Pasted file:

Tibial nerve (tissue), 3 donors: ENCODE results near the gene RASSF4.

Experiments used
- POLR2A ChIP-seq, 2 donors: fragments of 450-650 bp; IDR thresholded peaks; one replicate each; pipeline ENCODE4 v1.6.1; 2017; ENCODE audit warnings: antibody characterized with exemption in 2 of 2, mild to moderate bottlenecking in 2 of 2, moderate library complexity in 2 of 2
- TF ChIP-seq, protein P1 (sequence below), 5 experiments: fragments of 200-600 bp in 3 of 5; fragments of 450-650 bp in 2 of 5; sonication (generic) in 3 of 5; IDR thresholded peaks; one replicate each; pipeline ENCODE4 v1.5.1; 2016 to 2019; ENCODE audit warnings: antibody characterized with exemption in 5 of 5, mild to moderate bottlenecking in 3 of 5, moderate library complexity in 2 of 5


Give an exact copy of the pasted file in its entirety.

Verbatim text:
Tibial nerve (tissue), 3 donors: ENCODE results near the gene RASSF4.

Experiments used
- POLR2A ChIP-seq, 2 donors: fragments of 450-650 bp; IDR thresholded peaks; one replicate each; pipeline ENCODE4 v1.6.1; 2017; ENCODE audit warnings: antibody characterized with exemption in 2 of 2, mild to moderate bottlenecking in 2 of 2, moderate library complexity in 2 of 2
- TF ChIP-seq, protein P1 (sequence below), 5 experiments: fragments of 200-600 bp in 3 of 5; fragments of 450-650 bp in 2 of 5; sonication (generic) in 3 of 5; IDR thresholded peaks; one replicate each; pipeline ENCODE4 v1.5.1; 2016 to 2019; ENCODE audit warnings: antibody characterized with exemption in 5 of 5, mild to moderate bottlenecking in 3 of 5, moderate library complexity in 2 of 5